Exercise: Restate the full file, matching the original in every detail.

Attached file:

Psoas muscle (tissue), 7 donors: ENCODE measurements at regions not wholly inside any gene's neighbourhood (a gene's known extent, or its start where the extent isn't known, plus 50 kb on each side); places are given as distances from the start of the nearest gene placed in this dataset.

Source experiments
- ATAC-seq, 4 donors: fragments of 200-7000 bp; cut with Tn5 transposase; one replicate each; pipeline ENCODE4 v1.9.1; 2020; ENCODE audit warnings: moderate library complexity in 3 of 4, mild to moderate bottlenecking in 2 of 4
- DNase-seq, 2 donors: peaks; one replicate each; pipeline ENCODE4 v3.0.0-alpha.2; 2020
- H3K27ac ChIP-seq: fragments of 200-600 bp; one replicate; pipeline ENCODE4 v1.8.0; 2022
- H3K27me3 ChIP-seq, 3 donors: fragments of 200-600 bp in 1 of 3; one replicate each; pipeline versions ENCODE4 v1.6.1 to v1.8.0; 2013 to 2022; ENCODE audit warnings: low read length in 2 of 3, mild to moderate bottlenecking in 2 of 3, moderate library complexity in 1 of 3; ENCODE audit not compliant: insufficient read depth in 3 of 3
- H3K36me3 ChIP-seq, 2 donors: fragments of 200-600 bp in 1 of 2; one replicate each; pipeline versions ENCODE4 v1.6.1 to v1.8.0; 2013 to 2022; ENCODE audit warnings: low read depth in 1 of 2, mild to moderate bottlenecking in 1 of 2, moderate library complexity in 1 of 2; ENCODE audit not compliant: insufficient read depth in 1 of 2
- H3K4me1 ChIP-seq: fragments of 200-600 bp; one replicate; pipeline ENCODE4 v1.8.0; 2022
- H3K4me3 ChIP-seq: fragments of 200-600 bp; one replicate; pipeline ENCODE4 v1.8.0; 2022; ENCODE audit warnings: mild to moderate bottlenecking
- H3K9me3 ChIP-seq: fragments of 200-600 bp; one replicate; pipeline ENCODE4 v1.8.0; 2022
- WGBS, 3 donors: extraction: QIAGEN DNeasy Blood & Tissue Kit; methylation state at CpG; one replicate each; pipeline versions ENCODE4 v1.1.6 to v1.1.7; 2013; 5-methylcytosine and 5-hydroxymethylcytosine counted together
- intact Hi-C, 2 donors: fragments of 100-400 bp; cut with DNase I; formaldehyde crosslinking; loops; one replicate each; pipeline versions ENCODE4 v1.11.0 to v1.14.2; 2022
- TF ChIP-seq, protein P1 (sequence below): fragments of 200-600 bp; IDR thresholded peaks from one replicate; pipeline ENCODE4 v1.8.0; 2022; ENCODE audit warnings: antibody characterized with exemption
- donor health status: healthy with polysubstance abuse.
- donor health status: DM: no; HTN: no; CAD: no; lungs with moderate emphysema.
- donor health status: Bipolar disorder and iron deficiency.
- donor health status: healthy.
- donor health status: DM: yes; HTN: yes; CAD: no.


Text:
Psoas muscle (tissue), 7 donors: ENCODE measurements at regions not wholly inside any gene's neighbourhood (a gene's known extent, or its start where the extent isn't known, plus 50 kb on each side); places are given as distances from the start of the nearest gene placed in this dataset.

Source experiments
- ATAC-seq, 4 donors: fragments of 200-7000 bp; cut with Tn5 transposase; one replicate each; pipeline ENCODE4 v1.9.1; 2020; ENCODE audit warnings: moderate library complexity in 3 of 4, mild to moderate bottlenecking in 2 of 4
- DNase-seq, 2 donors: peaks; one replicate each; pipeline ENCODE4 v3.0.0-alpha.2; 2020
- H3K27ac ChIP-seq: fragments of 200-600 bp; one replicate; pipeline ENCODE4 v1.8.0; 2022
- H3K27me3 ChIP-seq, 3 donors: fragments of 200-600 bp in 1 of 3; one replicate each; pipeline versions ENCODE4 v1.6.1 to v1.8.0; 2013 to 2022; ENCODE audit warnings: low read length in 2 of 3, mild to moderate bottlenecking in 2 of 3, moderate library complexity in 1 of 3; ENCODE audit not compliant: insufficient read depth in 3 of 3
- H3K36me3 ChIP-seq, 2 donors: fragments of 200-600 bp in 1 of 2; one replicate each; pipeline versions ENCODE4 v1.6.1 to v1.8.0; 2013 to 2022; ENCODE audit warnings: low read depth in 1 of 2, mild to moderate bottlenecking in 1 of 2, moderate library complexity in 1 of 2; ENCODE audit not compliant: insufficient read depth in 1 of 2
- H3K4me1 ChIP-seq: fragments of 200-600 bp; one replicate; pipeline ENCODE4 v1.8.0; 2022
- H3K4me3 ChIP-seq: fragments of 200-600 bp; one replicate; pipeline ENCODE4 v1.8.0; 2022; ENCODE audit warnings: mild to moderate bottlenecking
- H3K9me3 ChIP-seq: fragments of 200-600 bp; one replicate; pipeline ENCODE4 v1.8.0; 2022
- WGBS, 3 donors: extraction: QIAGEN DNeasy Blood & Tissue Kit; methylation state at CpG; one replicate each; pipeline versions ENCODE4 v1.1.6 to v1.1.7; 2013; 5-methylcytosine and 5-hydroxymethylcytosine counted together
- intact Hi-C, 2 donors: fragments of 100-400 bp; cut with DNase I; formaldehyde crosslinking; loops; one replicate each; pipeline versions ENCODE4 v1.11.0 to v1.14.2; 2022
- TF ChIP-seq, protein P1 (sequence below): fragments of 200-600 bp; IDR thresholded peaks from one replicate; pipeline ENCODE4 v1.8.0; 2022; ENCODE audit warnings: antibody characterized with exemption
- donor health status: healthy with polysubstance abuse.
- donor health status: DM: no; HTN: no; CAD: no; lungs with moderate emphysema.
- donor health status: Bipolar disorder and iron deficiency.
- donor health status: healthy.
- donor health status: DM: yes; HTN: yes; CAD: no.